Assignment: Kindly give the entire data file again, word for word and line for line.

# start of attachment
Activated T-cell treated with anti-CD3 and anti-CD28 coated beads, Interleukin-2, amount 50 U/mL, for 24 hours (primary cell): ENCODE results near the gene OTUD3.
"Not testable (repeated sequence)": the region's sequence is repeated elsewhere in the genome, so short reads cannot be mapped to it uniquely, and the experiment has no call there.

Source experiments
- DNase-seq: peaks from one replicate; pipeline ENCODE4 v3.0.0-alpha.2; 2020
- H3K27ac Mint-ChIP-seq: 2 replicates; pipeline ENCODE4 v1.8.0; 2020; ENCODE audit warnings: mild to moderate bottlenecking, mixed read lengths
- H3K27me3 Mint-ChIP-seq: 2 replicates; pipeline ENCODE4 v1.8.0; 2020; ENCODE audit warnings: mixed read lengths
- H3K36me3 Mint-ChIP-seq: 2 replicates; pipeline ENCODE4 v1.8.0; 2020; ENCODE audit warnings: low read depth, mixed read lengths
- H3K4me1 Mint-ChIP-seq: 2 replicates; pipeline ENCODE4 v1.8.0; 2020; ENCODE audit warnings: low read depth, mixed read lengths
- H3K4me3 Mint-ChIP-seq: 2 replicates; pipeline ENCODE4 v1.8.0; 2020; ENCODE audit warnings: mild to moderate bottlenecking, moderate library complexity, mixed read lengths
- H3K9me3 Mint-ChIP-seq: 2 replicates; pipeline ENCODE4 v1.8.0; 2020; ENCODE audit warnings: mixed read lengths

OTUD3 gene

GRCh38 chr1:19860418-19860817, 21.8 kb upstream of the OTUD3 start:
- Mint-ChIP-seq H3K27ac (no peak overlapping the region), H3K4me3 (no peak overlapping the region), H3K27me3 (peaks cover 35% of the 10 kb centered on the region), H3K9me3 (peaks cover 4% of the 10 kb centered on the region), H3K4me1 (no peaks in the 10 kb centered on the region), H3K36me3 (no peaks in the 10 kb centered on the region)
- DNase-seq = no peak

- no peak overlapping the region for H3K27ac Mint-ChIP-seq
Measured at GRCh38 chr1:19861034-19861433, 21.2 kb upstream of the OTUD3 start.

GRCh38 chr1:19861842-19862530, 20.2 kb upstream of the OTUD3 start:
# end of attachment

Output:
Activated T-cell treated with anti-CD3 and anti-CD28 coated beads, Interleukin-2, amount 50 U/mL, for 24 hours (primary cell): ENCODE results near the gene OTUD3.
"Not testable (repeated sequence)": the region's sequence is repeated elsewhere in the genome, so short reads cannot be mapped to it uniquely, and the experiment has no call there.

Source experiments
- DNase-seq: peaks from one replicate; pipeline ENCODE4 v3.0.0-alpha.2; 2020
- H3K27ac Mint-ChIP-seq: 2 replicates; pipeline ENCODE4 v1.8.0; 2020; ENCODE audit warnings: mild to moderate bottlenecking, mixed read lengths
- H3K27me3 Mint-ChIP-seq: 2 replicates; pipeline ENCODE4 v1.8.0; 2020; ENCODE audit warnings: mixed read lengths
- H3K36me3 Mint-ChIP-seq: 2 replicates; pipeline ENCODE4 v1.8.0; 2020; ENCODE audit warnings: low read depth, mixed read lengths
- H3K4me1 Mint-ChIP-seq: 2 replicates; pipeline ENCODE4 v1.8.0; 2020; ENCODE audit warnings: low read depth, mixed read lengths
- H3K4me3 Mint-ChIP-seq: 2 replicates; pipeline ENCODE4 v1.8.0; 2020; ENCODE audit warnings: mild to moderate bottlenecking, moderate library complexity, mixed read lengths
- H3K9me3 Mint-ChIP-seq: 2 replicates; pipeline ENCODE4 v1.8.0; 2020; ENCODE audit warnings: mixed read lengths

OTUD3 gene

GRCh38 chr1:19860418-19860817, 21.8 kb upstream of the OTUD3 start:
- Mint-ChIP-seq H3K27ac (no peak overlapping the region), H3K4me3 (no peak overlapping the region), H3K27me3 (peaks cover 35% of the 10 kb centered on the region), H3K9me3 (peaks cover 4% of the 10 kb centered on the region), H3K4me1 (no peaks in the 10 kb centered on the region), H3K36me3 (no peaks in the 10 kb centered on the region)
- DNase-seq = no peak

- no peak overlapping the region for H3K27ac Mint-ChIP-seq
Measured at GRCh38 chr1:19861034-19861433, 21.2 kb upstream of the OTUD3 start.

GRCh38 chr1:19861842-19862530, 20.2 kb upstream of the OTUD3 start: